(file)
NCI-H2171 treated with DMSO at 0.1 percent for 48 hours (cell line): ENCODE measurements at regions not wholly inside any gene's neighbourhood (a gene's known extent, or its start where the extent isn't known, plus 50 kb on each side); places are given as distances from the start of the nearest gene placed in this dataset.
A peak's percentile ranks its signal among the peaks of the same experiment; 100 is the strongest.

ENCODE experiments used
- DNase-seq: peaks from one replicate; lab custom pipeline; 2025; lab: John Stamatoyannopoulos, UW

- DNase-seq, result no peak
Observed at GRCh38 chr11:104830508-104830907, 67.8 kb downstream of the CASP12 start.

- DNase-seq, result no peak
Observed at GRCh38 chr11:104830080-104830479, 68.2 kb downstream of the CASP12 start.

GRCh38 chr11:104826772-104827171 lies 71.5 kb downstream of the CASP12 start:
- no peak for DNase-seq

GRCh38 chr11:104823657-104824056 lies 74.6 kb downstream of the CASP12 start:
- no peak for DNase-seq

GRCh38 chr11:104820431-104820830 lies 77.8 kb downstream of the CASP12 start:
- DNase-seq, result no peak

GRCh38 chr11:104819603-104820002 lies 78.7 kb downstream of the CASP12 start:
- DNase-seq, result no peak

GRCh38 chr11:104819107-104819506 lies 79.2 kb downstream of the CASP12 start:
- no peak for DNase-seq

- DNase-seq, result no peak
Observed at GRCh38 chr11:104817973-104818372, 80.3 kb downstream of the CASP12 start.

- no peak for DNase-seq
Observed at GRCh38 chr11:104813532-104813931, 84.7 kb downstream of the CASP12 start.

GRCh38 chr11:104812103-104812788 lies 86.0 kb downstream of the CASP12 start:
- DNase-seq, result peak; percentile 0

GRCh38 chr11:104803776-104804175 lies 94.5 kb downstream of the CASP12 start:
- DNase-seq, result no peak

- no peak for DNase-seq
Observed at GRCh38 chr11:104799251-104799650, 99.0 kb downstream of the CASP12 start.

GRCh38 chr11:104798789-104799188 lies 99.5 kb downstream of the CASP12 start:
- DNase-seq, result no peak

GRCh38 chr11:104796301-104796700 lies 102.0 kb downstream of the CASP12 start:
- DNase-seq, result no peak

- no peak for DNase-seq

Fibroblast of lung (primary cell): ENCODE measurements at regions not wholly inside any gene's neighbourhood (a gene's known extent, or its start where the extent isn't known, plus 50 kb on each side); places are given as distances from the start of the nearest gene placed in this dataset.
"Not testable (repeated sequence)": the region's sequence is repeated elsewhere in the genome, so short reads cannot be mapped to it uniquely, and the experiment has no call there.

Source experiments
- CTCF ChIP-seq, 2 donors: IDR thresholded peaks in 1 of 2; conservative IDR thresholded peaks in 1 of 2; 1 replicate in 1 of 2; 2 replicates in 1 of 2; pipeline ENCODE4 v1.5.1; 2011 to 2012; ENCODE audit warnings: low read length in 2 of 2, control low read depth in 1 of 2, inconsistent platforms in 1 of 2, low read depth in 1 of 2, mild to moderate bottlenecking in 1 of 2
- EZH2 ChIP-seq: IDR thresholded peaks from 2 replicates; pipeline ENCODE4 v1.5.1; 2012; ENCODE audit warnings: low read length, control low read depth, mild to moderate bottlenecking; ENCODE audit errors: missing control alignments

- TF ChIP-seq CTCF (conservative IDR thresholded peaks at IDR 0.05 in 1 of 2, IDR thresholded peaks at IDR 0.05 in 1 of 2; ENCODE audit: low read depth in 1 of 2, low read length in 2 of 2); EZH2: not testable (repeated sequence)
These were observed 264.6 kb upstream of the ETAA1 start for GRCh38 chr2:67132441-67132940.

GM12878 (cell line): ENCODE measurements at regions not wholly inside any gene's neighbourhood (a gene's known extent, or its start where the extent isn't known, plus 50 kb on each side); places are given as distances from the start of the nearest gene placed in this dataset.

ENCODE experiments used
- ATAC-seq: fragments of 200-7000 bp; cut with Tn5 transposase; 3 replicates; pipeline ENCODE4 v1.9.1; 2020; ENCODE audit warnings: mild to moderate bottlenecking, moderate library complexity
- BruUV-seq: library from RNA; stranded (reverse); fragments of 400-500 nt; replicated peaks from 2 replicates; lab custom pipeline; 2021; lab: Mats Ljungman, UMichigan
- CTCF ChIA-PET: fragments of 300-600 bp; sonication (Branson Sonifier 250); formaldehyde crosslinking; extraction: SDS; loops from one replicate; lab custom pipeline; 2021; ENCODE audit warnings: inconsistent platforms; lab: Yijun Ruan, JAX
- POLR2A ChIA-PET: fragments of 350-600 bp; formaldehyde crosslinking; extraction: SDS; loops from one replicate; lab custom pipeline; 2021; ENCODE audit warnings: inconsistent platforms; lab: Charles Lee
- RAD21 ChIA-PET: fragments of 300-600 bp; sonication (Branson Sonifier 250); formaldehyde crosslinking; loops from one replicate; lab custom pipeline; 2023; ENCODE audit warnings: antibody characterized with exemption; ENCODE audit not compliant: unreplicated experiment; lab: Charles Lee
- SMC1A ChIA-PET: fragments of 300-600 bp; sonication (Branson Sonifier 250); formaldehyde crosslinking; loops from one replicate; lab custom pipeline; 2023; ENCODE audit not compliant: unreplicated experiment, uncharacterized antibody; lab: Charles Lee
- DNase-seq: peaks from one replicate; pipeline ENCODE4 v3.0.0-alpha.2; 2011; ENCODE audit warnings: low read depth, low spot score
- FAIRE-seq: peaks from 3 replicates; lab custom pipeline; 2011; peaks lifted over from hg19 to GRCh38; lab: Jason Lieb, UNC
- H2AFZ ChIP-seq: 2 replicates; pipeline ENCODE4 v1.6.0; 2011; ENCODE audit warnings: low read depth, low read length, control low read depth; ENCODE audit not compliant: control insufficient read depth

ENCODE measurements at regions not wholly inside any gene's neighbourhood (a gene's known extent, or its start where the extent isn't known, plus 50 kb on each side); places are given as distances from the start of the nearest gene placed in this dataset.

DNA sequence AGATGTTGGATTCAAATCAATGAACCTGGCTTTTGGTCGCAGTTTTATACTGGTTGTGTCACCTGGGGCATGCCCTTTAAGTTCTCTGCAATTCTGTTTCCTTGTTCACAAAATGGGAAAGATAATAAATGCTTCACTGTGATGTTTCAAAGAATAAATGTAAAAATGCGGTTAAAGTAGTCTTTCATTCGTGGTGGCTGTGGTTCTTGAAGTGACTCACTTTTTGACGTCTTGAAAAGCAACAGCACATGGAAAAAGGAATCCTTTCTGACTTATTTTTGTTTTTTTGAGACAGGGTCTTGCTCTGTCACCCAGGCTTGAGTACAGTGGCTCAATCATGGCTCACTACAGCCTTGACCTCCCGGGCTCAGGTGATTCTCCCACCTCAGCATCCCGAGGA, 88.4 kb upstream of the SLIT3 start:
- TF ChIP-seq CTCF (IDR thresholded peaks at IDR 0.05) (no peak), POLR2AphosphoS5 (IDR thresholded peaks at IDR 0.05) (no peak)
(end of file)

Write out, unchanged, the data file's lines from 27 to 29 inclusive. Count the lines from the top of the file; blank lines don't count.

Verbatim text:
- no peak for DNase-seq
Observed at GRCh38 chr11:104799251-104799650, 99.0 kb downstream of the CASP12 start.

GRCh38 chr11:104798789-104799188 lies 99.5 kb downstream of the CASP12 start: